UK must use Ethiopia trade event to demand death-row Brit’s release

October 20, 2015

Image of Andy Tsege and his family

The Foreign Office is hosting a high-level trade event for Ethiopia’s Foreign Minister tomorrow (21st), despite the ongoing detention of a British man kidnapped by the Ethiopian authorities 16 months ago.

Foreign minister Grant Shapps will share a stage tomorrow with Ethiopian Foreign Minister Tedros Adanhom at the UK Ethiopia Trade Investment Forum, which is hosted and supported by the Department for Business, Innovation and Skills, and the Foreign Office (FCO). The event’s website says it is “the country’s highest profile investment outreach on the international stage, to date”, and that it is is “a unique opportunity” for potential investors to “engage directly with the government and senior decision-makers of one of the most topical investment destinations in the world.”

The event is going ahead amid criticism of the UK government for failing to request that Ethiopia release Andargachew ‘Andy’ Tsege, a British father of three who was kidnapped by Ethiopian forces in June 2014 and forcibly taken to the country. Mr Tsege is an outspoken critic of the Ethiopian government, and was sentenced to death there in absentia in 2009. He has been held largely incommunicado since his disappearance, and has been refused regular British consular visits, as well as contact with a lawyer and his family in London.

The UN Working Group on Arbitrary Detention has demanded the “immediate release of Mr Tsege” from Ethiopia, but the UK government has so far limited itself to calling for consular access and ‘due process’ in his case.

Human rights organization Reprieve, which is assisting Andy’s family, is asking Mr Shapps to use tomorrow’s Ethiopian visit to ask for Andy to be released. In a recent letter to Reprieve, Mr Shapps claimed the government “take[s] every opportunity” to raise his case with the Ethiopian authorities.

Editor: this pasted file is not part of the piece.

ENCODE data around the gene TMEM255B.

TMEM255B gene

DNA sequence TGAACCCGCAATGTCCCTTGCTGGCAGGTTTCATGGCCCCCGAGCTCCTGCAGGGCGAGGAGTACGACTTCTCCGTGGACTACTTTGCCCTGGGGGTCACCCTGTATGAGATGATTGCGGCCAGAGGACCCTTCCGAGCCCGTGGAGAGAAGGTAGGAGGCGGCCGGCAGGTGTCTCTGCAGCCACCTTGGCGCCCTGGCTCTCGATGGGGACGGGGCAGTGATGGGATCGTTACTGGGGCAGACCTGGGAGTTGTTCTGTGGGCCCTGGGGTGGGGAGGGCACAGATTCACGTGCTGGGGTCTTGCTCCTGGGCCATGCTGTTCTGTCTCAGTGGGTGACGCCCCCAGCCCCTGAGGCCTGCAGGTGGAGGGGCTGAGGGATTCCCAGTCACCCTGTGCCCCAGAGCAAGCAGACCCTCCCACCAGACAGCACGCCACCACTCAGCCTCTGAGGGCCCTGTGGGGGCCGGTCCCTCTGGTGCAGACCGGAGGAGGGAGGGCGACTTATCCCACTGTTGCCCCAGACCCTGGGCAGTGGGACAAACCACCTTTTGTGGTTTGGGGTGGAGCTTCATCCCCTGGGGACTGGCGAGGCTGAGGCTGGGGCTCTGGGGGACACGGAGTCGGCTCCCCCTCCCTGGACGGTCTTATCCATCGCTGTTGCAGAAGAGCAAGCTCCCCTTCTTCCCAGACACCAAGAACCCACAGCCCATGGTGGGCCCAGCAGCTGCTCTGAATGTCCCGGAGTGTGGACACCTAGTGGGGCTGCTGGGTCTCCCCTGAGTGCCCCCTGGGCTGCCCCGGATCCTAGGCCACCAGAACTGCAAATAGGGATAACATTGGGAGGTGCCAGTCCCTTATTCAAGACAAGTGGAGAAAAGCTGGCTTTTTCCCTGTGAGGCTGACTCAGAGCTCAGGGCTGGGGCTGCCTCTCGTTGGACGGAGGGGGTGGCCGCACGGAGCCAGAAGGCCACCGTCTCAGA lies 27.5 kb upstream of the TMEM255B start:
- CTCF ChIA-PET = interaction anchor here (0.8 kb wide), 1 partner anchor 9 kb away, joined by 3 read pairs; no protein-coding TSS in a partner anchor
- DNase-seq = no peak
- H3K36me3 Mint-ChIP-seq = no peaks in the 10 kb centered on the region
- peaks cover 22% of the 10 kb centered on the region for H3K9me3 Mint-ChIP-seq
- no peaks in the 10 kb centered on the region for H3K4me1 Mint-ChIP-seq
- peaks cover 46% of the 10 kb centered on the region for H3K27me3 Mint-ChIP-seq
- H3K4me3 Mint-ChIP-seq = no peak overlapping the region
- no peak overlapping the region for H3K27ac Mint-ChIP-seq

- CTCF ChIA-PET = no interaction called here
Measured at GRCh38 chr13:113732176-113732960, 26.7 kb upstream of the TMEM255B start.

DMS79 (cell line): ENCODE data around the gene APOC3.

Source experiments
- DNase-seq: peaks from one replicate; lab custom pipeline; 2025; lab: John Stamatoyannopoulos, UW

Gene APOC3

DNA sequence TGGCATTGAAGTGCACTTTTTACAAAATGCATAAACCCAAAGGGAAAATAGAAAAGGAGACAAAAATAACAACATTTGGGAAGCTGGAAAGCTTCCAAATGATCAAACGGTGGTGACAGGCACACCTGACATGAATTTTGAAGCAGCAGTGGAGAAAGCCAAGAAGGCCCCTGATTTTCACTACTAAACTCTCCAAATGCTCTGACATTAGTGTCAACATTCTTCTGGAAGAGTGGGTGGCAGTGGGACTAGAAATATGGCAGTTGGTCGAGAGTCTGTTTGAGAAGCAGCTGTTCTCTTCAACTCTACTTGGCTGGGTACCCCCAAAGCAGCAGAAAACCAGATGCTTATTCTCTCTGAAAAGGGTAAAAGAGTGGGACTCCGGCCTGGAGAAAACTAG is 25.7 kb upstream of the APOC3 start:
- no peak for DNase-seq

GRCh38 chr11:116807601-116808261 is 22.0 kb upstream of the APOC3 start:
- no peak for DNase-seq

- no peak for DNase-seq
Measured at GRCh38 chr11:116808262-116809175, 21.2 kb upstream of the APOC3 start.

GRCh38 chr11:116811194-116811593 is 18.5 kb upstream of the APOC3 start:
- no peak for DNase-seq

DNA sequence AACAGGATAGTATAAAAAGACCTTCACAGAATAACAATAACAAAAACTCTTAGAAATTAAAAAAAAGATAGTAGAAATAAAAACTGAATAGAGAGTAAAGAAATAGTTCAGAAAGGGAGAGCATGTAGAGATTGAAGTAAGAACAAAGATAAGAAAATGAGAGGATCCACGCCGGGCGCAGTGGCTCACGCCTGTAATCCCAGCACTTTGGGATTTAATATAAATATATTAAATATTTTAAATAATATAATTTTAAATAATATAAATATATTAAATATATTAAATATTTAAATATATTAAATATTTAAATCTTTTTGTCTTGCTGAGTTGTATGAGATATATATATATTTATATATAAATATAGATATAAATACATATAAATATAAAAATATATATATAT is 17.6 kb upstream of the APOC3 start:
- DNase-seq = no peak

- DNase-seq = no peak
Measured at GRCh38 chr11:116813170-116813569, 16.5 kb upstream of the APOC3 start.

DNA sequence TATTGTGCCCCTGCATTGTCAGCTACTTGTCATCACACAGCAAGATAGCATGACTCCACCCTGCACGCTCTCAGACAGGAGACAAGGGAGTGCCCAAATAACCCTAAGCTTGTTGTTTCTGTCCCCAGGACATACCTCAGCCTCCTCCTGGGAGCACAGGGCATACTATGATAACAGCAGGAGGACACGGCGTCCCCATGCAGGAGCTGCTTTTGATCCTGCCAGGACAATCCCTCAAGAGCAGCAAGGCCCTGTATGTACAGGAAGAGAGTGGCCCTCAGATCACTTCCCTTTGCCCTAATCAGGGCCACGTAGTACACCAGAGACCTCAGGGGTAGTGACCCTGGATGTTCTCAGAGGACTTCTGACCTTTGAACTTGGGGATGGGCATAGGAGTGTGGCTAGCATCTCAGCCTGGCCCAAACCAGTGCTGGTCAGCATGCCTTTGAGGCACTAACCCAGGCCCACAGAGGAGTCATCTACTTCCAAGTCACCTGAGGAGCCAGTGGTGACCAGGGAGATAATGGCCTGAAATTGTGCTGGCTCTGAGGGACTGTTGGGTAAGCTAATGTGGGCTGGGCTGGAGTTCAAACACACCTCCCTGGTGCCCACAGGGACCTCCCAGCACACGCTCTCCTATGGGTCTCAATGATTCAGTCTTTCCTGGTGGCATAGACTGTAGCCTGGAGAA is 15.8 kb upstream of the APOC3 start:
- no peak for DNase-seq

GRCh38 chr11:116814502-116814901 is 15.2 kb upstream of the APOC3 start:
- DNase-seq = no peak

Tomorrow’s visit comes as the UK government faces controversy over trade deals with countries accused of human rights abuses. Today it emerged that the Business Secretary, Sajjid Javid, had invoked Article 51 of the UN Charter in a letter to Reprieve justifying the promotion of British security exports to countries including Saudi Arabia.

Commenting, Maya Foa, head of Reprieve’s death penalty team, said:

“The government has already admitted that human rights are ‘no longer a priority’ – for ministers to now take the stage with the Ethiopian Foreign Minister in the name of boosting trade sends a further worrying signal. This is a man responsible for the kidnapping and ongoing detention of a British father of three, Andy Tsege, who awaits the carrying out of an in absentia death sentence. Promoting trade with our allies is one thing, but the UK must also use its ties with countries like Ethiopia and Saudi Arabia to help victims of abuses – including British citizens. The Foreign Office must use its visit from Tedros this week to demand Andy’s urgent release.”


Notes to editors

1. Reprieve is an international human rights organization with offices in London and New York City. For more information, contact Reprieve’s press office (UK): alice [DOT] gillham [AT] / +44 (0) 207 553 8140 and (US) / +1 917 855 8064

2. Details of tomorrow’s event can be found here.